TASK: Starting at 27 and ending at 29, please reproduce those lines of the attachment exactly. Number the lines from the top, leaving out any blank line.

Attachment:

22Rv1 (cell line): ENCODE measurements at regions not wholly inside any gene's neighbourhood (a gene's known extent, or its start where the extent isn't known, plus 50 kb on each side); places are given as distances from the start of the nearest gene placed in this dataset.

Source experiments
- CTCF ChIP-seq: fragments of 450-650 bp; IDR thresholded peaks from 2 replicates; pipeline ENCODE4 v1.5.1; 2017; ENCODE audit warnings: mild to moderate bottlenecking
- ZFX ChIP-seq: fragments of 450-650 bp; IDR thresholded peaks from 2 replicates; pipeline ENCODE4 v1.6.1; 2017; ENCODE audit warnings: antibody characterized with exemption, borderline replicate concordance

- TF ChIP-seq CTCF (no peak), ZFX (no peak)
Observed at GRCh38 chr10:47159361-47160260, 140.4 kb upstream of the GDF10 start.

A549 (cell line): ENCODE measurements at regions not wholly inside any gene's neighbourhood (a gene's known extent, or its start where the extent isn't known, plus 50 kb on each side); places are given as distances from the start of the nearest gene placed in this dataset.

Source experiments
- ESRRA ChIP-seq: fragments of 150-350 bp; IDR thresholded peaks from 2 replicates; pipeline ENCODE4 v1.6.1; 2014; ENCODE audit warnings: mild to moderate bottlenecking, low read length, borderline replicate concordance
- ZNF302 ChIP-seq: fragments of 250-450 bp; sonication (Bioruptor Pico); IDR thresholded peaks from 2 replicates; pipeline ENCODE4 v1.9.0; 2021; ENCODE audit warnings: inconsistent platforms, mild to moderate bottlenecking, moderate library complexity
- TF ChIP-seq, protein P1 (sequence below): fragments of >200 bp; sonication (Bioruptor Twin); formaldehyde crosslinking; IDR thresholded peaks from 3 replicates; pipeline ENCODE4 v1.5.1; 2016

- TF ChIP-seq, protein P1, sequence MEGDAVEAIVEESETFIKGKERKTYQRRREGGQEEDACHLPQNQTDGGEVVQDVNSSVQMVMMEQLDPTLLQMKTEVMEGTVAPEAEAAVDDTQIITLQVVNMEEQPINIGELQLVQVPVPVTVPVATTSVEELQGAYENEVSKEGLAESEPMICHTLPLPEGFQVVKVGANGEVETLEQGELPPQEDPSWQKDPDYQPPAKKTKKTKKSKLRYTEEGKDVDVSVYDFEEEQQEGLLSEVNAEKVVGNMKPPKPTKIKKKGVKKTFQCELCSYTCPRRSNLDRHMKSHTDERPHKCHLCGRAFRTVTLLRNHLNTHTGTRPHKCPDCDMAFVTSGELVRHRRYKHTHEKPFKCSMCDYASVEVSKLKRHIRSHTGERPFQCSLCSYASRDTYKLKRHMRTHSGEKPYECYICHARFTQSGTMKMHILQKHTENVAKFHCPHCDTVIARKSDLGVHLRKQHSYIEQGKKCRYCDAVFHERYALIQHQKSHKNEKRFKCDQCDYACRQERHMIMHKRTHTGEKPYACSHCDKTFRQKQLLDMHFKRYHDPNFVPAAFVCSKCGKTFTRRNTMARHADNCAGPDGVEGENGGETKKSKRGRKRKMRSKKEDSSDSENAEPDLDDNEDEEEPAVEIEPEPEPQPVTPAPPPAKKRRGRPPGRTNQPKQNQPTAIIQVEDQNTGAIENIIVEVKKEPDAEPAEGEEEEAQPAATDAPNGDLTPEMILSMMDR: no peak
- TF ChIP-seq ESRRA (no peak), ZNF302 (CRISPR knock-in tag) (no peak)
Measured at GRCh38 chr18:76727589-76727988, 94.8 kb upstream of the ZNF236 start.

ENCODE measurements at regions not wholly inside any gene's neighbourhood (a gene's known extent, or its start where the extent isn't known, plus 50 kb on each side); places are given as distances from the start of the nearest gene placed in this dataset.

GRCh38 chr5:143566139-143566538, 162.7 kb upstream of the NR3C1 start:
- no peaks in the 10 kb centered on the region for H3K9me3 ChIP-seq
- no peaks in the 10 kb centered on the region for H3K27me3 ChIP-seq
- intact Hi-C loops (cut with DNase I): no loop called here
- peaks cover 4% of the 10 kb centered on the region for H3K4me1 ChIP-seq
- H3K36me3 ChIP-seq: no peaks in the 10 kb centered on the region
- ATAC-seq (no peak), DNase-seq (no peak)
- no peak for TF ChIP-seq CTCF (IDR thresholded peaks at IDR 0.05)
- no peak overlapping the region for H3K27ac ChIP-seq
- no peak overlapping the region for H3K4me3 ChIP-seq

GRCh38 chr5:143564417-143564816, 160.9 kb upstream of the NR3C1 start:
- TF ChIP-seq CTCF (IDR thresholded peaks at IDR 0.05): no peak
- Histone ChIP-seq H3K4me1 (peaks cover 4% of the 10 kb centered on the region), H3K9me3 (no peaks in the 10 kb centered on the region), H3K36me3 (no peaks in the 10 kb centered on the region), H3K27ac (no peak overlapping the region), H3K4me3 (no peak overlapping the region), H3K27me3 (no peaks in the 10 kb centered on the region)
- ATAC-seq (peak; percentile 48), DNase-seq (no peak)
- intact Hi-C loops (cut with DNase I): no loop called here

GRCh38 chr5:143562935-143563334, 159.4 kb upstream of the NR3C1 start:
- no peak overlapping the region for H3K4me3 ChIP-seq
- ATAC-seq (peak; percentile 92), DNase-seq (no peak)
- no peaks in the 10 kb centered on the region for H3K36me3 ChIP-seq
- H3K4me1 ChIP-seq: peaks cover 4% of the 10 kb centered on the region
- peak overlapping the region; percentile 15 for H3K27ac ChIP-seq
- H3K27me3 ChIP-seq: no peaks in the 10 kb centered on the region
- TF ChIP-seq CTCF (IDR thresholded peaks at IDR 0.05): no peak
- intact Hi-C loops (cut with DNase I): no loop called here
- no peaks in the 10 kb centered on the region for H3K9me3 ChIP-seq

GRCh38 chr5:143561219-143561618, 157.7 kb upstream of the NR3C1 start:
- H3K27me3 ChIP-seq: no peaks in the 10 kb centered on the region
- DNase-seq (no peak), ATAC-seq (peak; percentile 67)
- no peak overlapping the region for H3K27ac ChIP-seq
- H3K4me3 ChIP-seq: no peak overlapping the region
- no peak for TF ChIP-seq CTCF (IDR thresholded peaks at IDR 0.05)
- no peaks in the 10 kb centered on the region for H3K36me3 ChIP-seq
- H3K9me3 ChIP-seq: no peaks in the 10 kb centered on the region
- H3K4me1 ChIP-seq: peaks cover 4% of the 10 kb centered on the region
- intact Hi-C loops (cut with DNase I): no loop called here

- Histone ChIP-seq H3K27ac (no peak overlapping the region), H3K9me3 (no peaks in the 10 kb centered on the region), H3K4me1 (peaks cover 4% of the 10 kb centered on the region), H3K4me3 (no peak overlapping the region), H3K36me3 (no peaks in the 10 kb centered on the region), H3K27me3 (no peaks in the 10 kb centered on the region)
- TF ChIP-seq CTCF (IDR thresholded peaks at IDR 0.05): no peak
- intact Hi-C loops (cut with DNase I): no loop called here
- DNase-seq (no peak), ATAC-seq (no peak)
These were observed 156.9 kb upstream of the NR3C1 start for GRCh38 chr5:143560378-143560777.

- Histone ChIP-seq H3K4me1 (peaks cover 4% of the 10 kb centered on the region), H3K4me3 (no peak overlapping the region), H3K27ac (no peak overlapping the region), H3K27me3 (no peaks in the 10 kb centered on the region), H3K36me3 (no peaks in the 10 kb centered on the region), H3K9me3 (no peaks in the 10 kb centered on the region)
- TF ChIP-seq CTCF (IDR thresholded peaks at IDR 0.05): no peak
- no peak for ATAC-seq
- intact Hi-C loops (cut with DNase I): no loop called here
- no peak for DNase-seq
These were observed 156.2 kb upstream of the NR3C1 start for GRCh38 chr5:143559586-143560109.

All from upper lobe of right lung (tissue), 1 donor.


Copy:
- TF ChIP-seq CTCF (IDR thresholded peaks at IDR 0.05): no peak
- Histone ChIP-seq H3K4me1 (peaks cover 4% of the 10 kb centered on the region), H3K9me3 (no peaks in the 10 kb centered on the region), H3K36me3 (no peaks in the 10 kb centered on the region), H3K27ac (no peak overlapping the region), H3K4me3 (no peak overlapping the region), H3K27me3 (no peaks in the 10 kb centered on the region)
- ATAC-seq (peak; percentile 48), DNase-seq (no peak)